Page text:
If, on the other hand, you’d earned $75,000 of net investment income but had the same MAGI, your NIIT would be based on the $50,000 you earned over the cutoff. In that case, your NIIT would be $1,900.
How to Pay NIIT
If you discover you owe net investment income tax, you must report it on Form 1040. Estates and trusts that owe the tax use Form 1041 for reporting purposes. If you need to send the IRS money to balance your taxes, you will do so the same way you pay your other income taxes.
If you need help calculating NIIT obligations or determining how best to pay it, check with a tax professional.
Strategies to Manage Net Investment Income Tax
Just because you are a high earner who earns significant investment income doesn’t mean you’re destined to pay huge NIIT amounts. You can manage your net investment income tax liability using strategies to reduce both the amount of net investment income reported and modified adjusted gross income. However, Chris Schiffer of the Wealth Enhancement Group in Basking Ridge, N.J., cautions that “the tax tail shouldn’t wag the investment dog.”
If you’re the one in charge of the leash, though, here’s what you can do.
Time Your Capital Gains
If you can, pay particular attention to the timing of capital gains recognition, Schiffer suggests. You may be able to time the sale of securities that have seen large gains with the simultaneous sale of those that have seen significant losses. This is a process called tax-loss harvesting that can help you decrease the net income you see. If your income fluctuates significantly year to year, you may also be able to time the sale of your securities to years when your MAGI is below the NIIT threshold, Schiffer notes.
Take Advantage of Charitable Contributions
If you can’t postpone realizing your gains you aren’t out of options, though. You may be able to reduce net investment income through charitable contributions. If you’re already planning to make charitable donations, see if you can swap your cash payments for a donation of appreciated securities instead. This way, you won’t be obligated to report a gain on your tax return and you’ll still be able to enjoy the tax deduction that comes from the charitable contribution.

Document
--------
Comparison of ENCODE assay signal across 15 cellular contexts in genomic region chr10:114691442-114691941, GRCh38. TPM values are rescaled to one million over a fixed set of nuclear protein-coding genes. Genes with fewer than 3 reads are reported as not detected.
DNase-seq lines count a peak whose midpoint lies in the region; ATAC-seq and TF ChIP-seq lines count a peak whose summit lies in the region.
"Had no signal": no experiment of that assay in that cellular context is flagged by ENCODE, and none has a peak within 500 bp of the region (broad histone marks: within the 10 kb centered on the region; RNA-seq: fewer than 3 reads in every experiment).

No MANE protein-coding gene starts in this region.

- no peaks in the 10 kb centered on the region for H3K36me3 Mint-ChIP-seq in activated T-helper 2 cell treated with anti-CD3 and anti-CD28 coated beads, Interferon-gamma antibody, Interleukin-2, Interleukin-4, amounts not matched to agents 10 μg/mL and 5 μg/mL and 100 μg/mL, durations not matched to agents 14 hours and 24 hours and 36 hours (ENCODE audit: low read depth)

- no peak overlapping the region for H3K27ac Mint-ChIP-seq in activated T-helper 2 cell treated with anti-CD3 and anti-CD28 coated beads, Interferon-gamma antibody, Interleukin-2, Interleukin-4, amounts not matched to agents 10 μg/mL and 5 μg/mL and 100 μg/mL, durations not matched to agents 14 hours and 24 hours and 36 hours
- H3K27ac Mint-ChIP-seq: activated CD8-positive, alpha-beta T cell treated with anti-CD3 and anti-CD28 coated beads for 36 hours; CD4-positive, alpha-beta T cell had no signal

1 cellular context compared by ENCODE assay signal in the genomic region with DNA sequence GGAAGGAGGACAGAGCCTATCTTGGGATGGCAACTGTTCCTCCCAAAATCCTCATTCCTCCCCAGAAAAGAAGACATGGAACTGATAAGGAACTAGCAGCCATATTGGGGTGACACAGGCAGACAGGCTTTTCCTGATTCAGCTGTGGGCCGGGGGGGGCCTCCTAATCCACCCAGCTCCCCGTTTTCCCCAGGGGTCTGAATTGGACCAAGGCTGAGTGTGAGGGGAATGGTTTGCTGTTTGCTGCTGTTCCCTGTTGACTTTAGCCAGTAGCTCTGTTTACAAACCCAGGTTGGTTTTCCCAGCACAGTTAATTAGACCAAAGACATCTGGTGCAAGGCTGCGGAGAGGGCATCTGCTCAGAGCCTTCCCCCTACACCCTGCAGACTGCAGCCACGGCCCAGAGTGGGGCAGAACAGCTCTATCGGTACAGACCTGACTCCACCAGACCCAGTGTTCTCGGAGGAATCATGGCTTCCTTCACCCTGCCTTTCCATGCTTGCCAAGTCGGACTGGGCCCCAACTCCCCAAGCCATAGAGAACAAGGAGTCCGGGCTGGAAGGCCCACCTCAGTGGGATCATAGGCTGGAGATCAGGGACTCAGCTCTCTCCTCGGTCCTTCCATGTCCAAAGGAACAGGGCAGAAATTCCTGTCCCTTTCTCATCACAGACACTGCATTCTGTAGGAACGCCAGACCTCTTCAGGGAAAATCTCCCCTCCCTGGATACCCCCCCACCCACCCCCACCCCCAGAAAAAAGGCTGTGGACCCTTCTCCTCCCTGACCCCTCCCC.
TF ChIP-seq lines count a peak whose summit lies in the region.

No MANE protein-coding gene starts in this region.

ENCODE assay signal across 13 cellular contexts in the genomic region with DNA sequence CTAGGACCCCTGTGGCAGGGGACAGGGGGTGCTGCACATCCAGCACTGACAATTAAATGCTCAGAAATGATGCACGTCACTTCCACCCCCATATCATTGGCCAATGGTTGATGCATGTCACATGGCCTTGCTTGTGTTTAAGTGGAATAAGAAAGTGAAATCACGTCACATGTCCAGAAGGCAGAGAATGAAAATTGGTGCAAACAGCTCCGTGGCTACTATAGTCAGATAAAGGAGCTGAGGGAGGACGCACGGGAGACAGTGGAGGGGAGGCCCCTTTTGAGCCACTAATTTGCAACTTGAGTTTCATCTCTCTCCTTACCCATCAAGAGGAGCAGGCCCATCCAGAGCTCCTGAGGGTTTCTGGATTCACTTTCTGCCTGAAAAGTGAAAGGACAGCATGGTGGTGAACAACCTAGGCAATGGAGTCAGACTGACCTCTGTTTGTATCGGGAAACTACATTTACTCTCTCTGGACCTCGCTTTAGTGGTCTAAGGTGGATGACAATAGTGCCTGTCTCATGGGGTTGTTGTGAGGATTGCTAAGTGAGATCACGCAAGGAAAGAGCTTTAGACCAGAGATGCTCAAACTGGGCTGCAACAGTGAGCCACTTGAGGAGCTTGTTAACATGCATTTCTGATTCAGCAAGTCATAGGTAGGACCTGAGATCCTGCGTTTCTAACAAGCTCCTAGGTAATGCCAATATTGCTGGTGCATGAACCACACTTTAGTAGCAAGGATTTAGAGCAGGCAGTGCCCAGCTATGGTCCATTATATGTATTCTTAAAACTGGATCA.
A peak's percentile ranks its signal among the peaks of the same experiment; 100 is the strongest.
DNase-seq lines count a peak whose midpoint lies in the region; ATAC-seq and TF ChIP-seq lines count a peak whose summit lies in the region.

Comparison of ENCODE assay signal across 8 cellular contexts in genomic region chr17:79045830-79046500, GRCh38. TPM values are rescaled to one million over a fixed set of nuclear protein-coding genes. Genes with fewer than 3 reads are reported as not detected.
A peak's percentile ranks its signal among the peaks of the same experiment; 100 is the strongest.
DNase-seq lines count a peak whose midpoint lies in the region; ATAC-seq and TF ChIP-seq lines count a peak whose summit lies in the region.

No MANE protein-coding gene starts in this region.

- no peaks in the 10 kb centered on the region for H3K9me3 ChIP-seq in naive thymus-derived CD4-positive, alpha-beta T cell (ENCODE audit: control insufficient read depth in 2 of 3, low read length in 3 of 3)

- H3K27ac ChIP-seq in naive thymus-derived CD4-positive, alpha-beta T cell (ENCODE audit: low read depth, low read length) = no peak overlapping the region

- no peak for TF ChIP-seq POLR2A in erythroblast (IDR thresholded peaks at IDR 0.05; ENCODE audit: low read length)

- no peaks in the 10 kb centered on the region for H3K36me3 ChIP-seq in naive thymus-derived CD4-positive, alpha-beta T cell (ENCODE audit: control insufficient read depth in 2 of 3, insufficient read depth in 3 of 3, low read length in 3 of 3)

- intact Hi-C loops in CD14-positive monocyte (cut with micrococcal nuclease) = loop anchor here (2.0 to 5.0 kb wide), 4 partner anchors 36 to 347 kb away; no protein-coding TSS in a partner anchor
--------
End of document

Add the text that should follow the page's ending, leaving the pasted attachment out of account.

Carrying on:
In addition, you might consider a charitable remainder trust (CRT) to reduce NIIT liability. “A CRT is an irrevocable, tax-exempt trust in which the grantor places assets to provide income during a specific period of time. CRTs are exempt from Section 1411 [the section of the tax code that applies to the NIIT], which means that gains sold by the CRT won’t be subject to the net investment income tax,” Schiffer says.
Adjust Your MAGI
If none of those methods work for you, turn instead to your modified adjusted gross income. If you’re reliant on fixed income investments, consider municipal bonds instead of other bond types. These instruments are exempt from federal tax and also generally exempt from state income tax if the bonds are issued in the state where the taxpayer resides.
Other investments that can help reduce MAGI include growth stocks, which typically don’t pay dividends and won’t affect your MAGI until you sell them and realize gains. Instruments like whole life policies that accumulate cash value and tax-deferred annuities don’t generate taxable income until withdrawal. Importantly, aim to maximize contributions to tax-advantaged retirement vehicles like 401(k) and SEP accounts. Unlike IRA contributions, contributions to these accounts do decrease your MAGI.
These, of course, are only a few of the strategies that can help reduce net investment income tax liability. For taxpayers with high incomes and significant invested assets, managing tax liability can be a complicated business best served by the help of a tax professional.